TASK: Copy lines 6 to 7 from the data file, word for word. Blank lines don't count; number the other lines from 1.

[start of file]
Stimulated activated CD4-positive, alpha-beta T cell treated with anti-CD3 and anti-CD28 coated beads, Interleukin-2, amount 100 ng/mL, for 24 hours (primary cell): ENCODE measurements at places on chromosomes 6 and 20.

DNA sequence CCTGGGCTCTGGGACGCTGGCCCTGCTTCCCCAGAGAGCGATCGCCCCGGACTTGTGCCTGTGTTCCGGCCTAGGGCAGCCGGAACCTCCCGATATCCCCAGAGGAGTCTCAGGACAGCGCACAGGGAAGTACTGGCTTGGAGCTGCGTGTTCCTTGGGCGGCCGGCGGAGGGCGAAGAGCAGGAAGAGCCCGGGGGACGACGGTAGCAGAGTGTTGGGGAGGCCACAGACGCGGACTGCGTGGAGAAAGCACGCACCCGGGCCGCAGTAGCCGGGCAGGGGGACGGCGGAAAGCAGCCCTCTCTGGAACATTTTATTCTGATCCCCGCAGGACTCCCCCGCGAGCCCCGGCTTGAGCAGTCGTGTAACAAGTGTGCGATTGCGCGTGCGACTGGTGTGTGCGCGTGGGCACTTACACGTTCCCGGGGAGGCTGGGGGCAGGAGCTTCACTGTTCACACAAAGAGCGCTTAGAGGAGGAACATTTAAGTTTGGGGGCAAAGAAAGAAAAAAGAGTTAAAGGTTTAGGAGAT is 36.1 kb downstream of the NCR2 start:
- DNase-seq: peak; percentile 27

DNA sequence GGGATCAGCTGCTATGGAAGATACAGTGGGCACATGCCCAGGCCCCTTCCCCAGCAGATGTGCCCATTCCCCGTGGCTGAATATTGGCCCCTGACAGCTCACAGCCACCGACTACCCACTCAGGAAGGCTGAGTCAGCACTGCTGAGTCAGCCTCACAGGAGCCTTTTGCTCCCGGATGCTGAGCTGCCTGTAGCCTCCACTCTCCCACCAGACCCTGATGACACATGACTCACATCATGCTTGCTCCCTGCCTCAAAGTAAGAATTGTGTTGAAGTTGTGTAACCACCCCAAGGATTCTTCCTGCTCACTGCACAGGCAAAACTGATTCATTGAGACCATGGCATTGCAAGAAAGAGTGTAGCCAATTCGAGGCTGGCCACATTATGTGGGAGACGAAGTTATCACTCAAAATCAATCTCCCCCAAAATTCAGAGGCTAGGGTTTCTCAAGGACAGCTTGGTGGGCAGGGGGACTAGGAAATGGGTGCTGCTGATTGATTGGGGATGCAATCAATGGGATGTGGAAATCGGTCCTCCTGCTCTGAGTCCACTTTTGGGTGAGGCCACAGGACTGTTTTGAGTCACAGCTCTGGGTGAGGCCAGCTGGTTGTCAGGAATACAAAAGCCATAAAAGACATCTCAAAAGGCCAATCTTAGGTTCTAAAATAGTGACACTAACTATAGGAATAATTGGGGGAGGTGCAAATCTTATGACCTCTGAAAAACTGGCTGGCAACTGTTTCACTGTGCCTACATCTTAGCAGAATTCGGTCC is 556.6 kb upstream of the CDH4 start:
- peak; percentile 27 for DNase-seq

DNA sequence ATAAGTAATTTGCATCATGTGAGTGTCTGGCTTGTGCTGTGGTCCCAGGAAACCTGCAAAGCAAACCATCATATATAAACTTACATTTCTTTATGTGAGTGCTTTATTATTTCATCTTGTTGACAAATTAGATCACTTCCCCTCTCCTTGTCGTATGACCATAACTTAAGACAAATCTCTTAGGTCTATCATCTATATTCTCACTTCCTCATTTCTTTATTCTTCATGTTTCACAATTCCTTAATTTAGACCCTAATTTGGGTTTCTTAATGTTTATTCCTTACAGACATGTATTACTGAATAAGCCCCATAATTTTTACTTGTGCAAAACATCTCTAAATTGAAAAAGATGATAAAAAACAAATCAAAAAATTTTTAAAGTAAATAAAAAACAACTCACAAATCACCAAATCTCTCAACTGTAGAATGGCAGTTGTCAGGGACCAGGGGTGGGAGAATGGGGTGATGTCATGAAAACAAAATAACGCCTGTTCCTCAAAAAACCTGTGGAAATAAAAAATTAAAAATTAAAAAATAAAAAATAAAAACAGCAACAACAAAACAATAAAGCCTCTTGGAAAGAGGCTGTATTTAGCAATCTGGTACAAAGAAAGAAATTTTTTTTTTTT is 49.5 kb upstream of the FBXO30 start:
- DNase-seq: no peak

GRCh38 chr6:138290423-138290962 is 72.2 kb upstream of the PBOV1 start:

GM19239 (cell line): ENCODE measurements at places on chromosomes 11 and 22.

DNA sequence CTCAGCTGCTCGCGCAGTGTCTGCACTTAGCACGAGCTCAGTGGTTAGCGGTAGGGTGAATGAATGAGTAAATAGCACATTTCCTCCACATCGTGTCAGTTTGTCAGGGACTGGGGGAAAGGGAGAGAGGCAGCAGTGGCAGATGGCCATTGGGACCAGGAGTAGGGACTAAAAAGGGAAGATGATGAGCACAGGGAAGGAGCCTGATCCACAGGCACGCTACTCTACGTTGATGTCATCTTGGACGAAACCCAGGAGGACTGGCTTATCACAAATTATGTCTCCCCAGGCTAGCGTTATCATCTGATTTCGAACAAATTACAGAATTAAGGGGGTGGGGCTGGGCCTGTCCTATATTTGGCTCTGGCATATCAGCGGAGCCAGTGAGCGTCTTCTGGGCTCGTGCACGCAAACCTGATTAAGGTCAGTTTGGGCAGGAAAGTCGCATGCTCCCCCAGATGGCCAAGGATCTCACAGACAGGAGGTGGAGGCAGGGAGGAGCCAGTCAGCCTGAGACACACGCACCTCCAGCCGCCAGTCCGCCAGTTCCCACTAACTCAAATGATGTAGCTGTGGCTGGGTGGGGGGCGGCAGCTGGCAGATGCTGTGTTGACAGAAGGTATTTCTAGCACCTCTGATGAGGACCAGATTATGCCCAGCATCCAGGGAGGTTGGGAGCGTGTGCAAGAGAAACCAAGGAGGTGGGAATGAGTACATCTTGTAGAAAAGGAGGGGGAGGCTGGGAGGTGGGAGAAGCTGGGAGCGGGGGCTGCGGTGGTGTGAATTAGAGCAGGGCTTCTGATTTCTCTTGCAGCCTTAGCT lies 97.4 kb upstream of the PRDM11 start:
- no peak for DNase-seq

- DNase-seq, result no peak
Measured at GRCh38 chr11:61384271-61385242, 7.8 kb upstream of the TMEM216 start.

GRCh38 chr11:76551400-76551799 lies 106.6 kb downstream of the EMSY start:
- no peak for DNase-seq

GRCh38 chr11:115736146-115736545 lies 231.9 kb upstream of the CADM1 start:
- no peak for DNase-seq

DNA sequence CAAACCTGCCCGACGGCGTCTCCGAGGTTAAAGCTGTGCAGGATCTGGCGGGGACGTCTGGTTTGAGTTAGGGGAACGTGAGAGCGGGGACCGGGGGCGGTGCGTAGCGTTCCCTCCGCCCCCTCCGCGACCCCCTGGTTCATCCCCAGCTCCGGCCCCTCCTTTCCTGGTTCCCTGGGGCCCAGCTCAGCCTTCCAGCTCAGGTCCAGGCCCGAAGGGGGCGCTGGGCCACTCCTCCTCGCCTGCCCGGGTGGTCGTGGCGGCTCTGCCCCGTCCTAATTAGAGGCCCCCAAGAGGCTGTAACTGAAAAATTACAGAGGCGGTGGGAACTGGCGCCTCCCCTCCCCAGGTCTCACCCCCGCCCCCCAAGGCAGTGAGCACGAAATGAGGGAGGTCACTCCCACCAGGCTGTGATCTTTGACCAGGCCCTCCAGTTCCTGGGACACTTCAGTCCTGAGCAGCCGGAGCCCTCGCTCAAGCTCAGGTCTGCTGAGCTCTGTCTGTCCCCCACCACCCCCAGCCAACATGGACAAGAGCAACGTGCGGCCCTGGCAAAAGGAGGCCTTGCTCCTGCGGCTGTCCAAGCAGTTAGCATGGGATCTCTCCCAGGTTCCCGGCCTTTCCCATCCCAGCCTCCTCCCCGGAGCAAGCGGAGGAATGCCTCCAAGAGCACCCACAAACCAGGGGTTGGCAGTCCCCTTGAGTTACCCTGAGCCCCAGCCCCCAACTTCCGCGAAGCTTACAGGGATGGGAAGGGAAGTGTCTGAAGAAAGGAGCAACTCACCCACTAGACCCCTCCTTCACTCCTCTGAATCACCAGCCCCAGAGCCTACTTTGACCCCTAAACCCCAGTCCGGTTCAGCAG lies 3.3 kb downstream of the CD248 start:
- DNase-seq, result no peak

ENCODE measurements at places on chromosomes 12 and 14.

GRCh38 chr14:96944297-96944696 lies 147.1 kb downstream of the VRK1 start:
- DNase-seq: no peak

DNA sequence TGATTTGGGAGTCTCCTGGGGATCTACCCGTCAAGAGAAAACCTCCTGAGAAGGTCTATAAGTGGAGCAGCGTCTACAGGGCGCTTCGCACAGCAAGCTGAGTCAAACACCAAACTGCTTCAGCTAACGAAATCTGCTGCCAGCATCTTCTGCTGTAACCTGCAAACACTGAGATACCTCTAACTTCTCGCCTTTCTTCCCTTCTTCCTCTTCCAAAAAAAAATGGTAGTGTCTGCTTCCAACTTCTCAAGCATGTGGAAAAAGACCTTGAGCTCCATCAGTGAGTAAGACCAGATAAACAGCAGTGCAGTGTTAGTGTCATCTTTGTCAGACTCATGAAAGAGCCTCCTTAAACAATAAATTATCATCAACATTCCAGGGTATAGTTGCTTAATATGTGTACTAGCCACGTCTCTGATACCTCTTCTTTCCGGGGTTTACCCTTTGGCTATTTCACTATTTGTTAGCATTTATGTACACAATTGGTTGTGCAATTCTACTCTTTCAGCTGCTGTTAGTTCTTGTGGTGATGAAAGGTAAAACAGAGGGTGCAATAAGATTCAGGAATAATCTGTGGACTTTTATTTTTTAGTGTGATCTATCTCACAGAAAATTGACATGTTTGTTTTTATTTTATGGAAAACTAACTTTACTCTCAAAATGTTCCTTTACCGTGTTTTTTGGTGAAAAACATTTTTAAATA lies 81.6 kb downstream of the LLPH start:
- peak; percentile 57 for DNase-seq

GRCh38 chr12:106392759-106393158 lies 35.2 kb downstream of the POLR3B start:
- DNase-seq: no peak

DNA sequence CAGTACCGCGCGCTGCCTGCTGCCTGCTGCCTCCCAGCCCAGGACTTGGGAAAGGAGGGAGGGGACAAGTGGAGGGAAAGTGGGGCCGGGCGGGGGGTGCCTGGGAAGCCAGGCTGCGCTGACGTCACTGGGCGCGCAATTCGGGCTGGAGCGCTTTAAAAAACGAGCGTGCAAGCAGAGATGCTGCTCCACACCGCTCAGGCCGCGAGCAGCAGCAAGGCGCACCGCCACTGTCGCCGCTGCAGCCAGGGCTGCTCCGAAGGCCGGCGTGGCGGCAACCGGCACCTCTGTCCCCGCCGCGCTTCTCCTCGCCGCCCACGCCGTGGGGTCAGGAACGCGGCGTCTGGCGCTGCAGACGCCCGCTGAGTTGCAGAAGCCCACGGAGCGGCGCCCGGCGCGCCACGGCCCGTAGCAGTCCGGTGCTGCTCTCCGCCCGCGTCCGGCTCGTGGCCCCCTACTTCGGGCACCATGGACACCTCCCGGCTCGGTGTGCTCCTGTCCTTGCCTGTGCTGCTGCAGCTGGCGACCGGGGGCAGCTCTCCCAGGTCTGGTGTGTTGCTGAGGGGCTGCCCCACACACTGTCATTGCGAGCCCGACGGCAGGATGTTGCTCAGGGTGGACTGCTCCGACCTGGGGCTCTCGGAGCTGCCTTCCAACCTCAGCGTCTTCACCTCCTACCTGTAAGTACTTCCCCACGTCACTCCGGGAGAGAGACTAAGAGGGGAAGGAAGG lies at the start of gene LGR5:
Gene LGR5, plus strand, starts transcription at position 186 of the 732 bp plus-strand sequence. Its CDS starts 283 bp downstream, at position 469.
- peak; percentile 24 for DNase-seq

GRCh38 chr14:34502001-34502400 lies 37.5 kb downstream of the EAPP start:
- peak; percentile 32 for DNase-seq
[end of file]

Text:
DNA sequence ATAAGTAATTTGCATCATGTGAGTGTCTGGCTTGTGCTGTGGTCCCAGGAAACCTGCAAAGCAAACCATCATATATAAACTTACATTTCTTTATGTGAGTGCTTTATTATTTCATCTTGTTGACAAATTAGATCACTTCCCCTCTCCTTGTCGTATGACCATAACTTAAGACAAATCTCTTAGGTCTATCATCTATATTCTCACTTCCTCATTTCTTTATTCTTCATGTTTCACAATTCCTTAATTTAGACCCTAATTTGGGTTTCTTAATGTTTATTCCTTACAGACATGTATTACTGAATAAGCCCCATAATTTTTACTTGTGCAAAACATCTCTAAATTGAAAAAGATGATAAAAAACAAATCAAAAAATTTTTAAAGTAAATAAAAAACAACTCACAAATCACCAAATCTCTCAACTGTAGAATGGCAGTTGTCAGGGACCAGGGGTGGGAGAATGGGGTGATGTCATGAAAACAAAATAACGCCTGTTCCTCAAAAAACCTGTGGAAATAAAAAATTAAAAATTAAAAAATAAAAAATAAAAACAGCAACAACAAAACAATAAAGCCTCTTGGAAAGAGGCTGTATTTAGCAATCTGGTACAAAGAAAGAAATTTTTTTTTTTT is 49.5 kb upstream of the FBXO30 start:
- DNase-seq: no peak